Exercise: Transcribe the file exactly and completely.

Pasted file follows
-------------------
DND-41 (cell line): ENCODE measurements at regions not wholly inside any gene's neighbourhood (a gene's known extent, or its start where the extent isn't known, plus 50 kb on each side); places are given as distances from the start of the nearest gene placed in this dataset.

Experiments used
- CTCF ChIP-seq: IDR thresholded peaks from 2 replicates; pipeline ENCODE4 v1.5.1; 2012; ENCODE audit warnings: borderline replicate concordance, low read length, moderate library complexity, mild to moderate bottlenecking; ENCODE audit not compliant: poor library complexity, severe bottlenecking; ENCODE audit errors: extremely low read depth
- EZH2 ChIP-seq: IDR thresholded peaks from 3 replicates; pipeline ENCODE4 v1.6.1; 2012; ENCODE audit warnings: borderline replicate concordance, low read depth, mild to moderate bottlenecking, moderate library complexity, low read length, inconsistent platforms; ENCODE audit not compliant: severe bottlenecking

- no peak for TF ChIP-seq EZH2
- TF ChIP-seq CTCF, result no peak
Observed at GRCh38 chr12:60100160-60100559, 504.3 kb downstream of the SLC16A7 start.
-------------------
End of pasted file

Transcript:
DND-41 (cell line): ENCODE measurements at regions not wholly inside any gene's neighbourhood (a gene's known extent, or its start where the extent isn't known, plus 50 kb on each side); places are given as distances from the start of the nearest gene placed in this dataset.

Experiments used
- CTCF ChIP-seq: IDR thresholded peaks from 2 replicates; pipeline ENCODE4 v1.5.1; 2012; ENCODE audit warnings: borderline replicate concordance, low read length, moderate library complexity, mild to moderate bottlenecking; ENCODE audit not compliant: poor library complexity, severe bottlenecking; ENCODE audit errors: extremely low read depth
- EZH2 ChIP-seq: IDR thresholded peaks from 3 replicates; pipeline ENCODE4 v1.6.1; 2012; ENCODE audit warnings: borderline replicate concordance, low read depth, mild to moderate bottlenecking, moderate library complexity, low read length, inconsistent platforms; ENCODE audit not compliant: severe bottlenecking

- no peak for TF ChIP-seq EZH2
- TF ChIP-seq CTCF, result no peak
Observed at GRCh38 chr12:60100160-60100559, 504.3 kb downstream of the SLC16A7 start.